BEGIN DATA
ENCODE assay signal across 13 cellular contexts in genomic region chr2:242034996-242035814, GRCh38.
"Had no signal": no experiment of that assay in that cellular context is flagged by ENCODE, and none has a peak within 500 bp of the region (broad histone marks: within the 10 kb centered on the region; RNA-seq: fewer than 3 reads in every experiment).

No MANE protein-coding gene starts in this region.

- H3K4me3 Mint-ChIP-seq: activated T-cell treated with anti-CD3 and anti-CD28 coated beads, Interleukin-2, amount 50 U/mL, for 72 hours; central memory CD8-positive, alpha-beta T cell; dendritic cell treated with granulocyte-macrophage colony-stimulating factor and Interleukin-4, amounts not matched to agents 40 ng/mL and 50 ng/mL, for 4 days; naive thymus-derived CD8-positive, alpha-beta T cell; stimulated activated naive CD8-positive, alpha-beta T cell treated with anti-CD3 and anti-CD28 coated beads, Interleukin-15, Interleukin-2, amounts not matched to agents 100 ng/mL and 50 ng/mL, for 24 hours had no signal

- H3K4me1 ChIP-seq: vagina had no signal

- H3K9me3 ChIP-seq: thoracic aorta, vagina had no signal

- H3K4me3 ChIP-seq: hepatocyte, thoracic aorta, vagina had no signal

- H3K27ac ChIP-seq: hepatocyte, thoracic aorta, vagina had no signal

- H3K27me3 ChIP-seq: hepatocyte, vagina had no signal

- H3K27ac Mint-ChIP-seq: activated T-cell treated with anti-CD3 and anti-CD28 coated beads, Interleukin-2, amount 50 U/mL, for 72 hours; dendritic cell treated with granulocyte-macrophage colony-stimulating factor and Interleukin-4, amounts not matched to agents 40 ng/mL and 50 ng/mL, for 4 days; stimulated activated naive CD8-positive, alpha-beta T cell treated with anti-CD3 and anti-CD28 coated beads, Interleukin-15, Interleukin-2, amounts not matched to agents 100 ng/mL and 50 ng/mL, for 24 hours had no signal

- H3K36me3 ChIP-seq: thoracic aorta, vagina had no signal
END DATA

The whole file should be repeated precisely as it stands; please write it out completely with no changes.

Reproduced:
ENCODE assay signal across 13 cellular contexts in genomic region chr2:242034996-242035814, GRCh38.
"Had no signal": no experiment of that assay in that cellular context is flagged by ENCODE, and none has a peak within 500 bp of the region (broad histone marks: within the 10 kb centered on the region; RNA-seq: fewer than 3 reads in every experiment).

No MANE protein-coding gene starts in this region.

- H3K4me3 Mint-ChIP-seq: activated T-cell treated with anti-CD3 and anti-CD28 coated beads, Interleukin-2, amount 50 U/mL, for 72 hours; central memory CD8-positive, alpha-beta T cell; dendritic cell treated with granulocyte-macrophage colony-stimulating factor and Interleukin-4, amounts not matched to agents 40 ng/mL and 50 ng/mL, for 4 days; naive thymus-derived CD8-positive, alpha-beta T cell; stimulated activated naive CD8-positive, alpha-beta T cell treated with anti-CD3 and anti-CD28 coated beads, Interleukin-15, Interleukin-2, amounts not matched to agents 100 ng/mL and 50 ng/mL, for 24 hours had no signal

- H3K4me1 ChIP-seq: vagina had no signal

- H3K9me3 ChIP-seq: thoracic aorta, vagina had no signal

- H3K4me3 ChIP-seq: hepatocyte, thoracic aorta, vagina had no signal

- H3K27ac ChIP-seq: hepatocyte, thoracic aorta, vagina had no signal

- H3K27me3 ChIP-seq: hepatocyte, vagina had no signal

- H3K27ac Mint-ChIP-seq: activated T-cell treated with anti-CD3 and anti-CD28 coated beads, Interleukin-2, amount 50 U/mL, for 72 hours; dendritic cell treated with granulocyte-macrophage colony-stimulating factor and Interleukin-4, amounts not matched to agents 40 ng/mL and 50 ng/mL, for 4 days; stimulated activated naive CD8-positive, alpha-beta T cell treated with anti-CD3 and anti-CD28 coated beads, Interleukin-15, Interleukin-2, amounts not matched to agents 100 ng/mL and 50 ng/mL, for 24 hours had no signal

- H3K36me3 ChIP-seq: thoracic aorta, vagina had no signal